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Security is an important issue in the development and deployment of
all enterprise-based applications. This security is implemented using
the container's support for security specified within the EJB specification.
The EJB framework is designed to have security built within the container
allowing the implementation of security to be effortless.
The EJB security model is designed for the enterprise-based applications
and should not be used if EJBs are not being used. The process of implementing
this security within EJBs is defined based on the security requirements
needed within your implementation. Implementing this typically requires
Defining users and groups
Associating application resources to users or groups
Providing efficient and different methods of maintaining security
Implementing logic to validate security at runtime
Implementing tools to mange users, groups, and privileges
Authentication is the process of verifying that a client is who they
claim to be. Authentication is the basis from which the remaining portions
of the security model are constructed—the foundation. Many different
authentication mechanisms are available in most EJB containers. For
example, Borland's Enterprise Server contains authentication with
JDBC, LDAP, JDatastore, or the implementation of a custom security class.
Authorization is the process of giving rights to the underlying implementation.
For example, you might require a certain set of rights to call a given
method. Authentication can be implemented via the container, or you
can programmatically implement the security within the bean home interface.
To help visualize the implementation of the authorization mechanisms,
take a look at the security sequence diagram shown in Figure 1.
Sequence diagram for illustrating server-based authentication.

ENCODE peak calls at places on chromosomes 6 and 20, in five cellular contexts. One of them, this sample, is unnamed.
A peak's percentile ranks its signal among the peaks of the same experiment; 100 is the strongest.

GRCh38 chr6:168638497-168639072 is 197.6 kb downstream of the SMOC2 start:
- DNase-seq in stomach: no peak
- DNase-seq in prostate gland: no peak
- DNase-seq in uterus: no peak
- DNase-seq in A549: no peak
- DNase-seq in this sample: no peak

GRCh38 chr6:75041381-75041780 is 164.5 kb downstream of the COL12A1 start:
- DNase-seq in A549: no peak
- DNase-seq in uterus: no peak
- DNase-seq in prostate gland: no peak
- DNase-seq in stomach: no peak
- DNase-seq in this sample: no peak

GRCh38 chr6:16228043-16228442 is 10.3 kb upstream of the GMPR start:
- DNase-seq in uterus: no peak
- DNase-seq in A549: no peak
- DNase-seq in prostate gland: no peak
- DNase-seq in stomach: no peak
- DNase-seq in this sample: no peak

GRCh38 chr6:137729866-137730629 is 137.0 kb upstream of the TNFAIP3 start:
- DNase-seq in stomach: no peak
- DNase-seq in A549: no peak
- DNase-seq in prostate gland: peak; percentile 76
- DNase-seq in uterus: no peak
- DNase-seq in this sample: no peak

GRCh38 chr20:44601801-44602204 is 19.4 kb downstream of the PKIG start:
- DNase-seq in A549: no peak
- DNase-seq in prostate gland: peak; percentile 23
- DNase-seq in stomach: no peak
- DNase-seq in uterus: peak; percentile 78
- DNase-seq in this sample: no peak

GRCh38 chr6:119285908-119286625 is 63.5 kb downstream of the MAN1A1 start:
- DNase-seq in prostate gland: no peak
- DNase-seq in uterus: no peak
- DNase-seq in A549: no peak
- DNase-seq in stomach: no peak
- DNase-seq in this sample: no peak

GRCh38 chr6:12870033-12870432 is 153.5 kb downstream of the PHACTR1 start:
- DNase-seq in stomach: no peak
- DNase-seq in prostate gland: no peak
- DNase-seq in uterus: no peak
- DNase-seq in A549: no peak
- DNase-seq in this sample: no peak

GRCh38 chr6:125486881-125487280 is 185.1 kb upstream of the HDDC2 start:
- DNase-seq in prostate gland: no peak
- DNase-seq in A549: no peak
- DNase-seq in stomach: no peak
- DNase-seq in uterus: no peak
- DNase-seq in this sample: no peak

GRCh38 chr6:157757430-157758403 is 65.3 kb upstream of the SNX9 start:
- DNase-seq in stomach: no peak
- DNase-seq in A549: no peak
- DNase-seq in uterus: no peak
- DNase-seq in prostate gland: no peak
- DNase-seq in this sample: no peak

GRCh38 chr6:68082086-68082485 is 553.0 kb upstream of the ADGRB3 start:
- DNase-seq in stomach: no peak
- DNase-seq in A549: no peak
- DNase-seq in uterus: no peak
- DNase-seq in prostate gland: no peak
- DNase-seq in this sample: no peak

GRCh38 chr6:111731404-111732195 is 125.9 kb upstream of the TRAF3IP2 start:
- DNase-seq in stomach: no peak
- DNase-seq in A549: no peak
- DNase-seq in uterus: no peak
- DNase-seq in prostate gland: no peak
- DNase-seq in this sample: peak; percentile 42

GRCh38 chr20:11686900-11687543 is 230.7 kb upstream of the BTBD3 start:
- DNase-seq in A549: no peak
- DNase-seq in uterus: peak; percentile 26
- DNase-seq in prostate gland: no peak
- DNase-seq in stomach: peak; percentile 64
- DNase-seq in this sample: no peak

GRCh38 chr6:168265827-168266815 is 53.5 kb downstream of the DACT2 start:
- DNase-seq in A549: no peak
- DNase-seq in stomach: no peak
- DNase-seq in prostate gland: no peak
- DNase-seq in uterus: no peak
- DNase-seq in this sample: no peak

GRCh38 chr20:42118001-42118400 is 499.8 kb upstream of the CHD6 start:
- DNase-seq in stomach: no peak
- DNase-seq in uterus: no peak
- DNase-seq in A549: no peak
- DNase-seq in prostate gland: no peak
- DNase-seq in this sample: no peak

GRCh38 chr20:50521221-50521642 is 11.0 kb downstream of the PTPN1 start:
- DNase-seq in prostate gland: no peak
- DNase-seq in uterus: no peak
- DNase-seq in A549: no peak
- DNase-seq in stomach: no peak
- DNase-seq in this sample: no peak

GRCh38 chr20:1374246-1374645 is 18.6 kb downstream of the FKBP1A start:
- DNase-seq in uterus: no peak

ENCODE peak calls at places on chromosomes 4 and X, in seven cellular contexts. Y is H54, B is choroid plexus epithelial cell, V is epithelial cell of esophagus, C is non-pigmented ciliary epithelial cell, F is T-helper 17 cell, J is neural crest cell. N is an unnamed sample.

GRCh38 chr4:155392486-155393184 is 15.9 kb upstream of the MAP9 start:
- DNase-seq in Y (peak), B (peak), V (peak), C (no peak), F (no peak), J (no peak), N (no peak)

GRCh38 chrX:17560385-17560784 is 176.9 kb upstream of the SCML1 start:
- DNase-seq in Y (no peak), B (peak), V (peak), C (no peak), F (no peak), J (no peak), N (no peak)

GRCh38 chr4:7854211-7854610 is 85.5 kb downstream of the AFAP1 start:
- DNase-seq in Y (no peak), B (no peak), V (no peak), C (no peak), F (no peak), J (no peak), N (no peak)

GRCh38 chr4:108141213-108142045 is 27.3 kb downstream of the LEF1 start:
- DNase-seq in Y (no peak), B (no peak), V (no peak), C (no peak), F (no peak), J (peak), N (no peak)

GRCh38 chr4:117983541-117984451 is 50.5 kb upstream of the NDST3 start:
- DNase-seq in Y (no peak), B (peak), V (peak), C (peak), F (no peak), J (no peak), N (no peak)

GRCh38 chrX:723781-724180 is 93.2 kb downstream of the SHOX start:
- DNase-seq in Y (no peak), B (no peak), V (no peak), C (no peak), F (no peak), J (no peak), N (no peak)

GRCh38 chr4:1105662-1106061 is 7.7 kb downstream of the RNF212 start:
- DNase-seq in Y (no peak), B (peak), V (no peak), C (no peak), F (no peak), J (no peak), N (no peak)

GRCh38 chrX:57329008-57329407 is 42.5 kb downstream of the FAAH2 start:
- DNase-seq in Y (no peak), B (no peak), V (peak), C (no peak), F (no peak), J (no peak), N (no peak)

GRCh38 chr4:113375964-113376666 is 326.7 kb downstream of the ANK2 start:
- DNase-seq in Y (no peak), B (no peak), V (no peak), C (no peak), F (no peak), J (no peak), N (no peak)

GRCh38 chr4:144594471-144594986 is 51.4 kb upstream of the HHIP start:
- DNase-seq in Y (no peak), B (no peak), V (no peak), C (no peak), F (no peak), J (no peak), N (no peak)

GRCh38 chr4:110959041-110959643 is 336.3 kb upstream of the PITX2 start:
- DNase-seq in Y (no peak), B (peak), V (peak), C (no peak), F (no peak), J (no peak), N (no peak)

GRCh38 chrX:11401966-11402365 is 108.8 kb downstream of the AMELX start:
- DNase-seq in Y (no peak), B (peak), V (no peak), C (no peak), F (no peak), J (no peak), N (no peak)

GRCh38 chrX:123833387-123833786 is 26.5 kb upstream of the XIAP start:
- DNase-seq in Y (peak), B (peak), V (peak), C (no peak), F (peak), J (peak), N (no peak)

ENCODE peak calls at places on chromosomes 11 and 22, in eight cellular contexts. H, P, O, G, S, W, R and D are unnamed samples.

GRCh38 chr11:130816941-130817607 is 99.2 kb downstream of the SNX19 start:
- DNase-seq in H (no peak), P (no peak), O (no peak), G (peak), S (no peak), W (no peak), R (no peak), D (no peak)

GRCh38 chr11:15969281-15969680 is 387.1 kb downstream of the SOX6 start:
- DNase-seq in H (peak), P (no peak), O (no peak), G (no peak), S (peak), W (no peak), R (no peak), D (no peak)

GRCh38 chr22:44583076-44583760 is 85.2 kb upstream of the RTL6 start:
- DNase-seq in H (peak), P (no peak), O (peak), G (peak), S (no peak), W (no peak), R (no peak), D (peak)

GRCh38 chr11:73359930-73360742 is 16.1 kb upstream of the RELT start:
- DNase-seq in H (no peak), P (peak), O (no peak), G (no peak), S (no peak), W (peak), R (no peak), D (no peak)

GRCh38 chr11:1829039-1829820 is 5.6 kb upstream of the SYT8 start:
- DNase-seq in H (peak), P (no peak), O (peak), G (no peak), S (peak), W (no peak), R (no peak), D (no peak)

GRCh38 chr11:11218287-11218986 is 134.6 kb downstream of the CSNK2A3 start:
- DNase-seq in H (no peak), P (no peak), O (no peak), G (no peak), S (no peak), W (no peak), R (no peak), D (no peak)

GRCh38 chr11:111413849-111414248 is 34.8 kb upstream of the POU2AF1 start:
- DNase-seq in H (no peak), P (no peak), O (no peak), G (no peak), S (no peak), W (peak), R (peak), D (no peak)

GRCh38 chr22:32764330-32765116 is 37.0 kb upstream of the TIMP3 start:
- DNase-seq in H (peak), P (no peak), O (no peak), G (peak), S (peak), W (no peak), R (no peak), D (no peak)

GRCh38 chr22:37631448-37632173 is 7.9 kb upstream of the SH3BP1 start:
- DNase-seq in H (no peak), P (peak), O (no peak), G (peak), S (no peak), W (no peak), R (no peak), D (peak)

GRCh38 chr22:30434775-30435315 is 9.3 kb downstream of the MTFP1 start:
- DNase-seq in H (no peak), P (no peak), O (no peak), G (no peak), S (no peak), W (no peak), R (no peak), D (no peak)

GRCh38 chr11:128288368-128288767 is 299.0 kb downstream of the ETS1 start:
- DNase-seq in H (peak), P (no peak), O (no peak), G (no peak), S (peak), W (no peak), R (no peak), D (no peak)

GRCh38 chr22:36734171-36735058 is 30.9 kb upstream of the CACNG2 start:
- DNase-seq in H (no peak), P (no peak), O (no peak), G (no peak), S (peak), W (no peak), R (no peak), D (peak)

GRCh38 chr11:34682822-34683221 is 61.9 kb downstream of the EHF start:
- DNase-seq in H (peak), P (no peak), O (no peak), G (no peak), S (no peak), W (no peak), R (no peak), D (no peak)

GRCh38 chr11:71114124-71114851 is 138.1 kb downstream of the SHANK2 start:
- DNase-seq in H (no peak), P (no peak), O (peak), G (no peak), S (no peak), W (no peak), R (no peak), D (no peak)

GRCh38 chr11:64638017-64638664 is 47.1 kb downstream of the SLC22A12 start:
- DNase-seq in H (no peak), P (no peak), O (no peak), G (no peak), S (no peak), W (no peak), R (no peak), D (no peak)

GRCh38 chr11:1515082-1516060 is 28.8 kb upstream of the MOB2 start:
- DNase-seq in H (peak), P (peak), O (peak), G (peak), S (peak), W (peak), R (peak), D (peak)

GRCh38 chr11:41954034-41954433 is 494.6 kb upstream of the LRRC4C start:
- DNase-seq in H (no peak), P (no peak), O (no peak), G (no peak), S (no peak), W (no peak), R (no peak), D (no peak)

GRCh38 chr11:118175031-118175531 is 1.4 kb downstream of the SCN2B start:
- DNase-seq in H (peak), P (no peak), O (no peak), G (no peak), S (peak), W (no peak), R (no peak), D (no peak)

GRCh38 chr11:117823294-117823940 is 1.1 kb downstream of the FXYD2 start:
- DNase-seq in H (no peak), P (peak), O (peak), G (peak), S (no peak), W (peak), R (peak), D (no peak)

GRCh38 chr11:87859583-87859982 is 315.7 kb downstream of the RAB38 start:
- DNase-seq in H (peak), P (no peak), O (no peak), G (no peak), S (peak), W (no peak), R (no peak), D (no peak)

Secure communication is probably the simplest to implement but the
most complex if you look at what is hidden from you in the details.
JBuilder does not offer any special features to either manage or implement
secure communication; this is simply a feature of the container. For
example, Borland Enterprise Server can communicate either between the
clients or between other J2EE servers using SSL configured through the
use of the container's console.
JBuilder's support is actually simple. It is divided into two
sections. The first is the capability to define the roles that will
be available to the security editor in order (see Figure
The second is the capability to assign security to any interface or
method based on the role of the end-user (see Figure
Building new roles for the security domain.
Assigning roles to either an interface, method, or both.
About the Authors
Saleem Siddiqui is a technical architect and trainer with Dunn Solutions Group. He is also a Sun Certified Developer and a Borland Certified JBuilder Instructor. At Dunn, he provides consulting services and business application development.
Michael Landy is Director of Business Applications for Dunn Solutions Group directing the strategic solutions for clients.
Jeff Swisher is a technical manager for the Dunn Solutions Group business applications. He works as a programmer, trainer, architect, and instructional designer. He is a Sun Certified Java Developer and a Borland Certified Instructor in JBuilder.
Source of this material
|This material is from Chapter 23: Developing Entity Beans from the book JBuilder Developer’s Guide (ISBN: 0-672-32427-X) written by Saleem Siddiqui, Michael Landy, and Jeff Swisher, published by Sams Publishing.
To access the full Table of Contents for the book.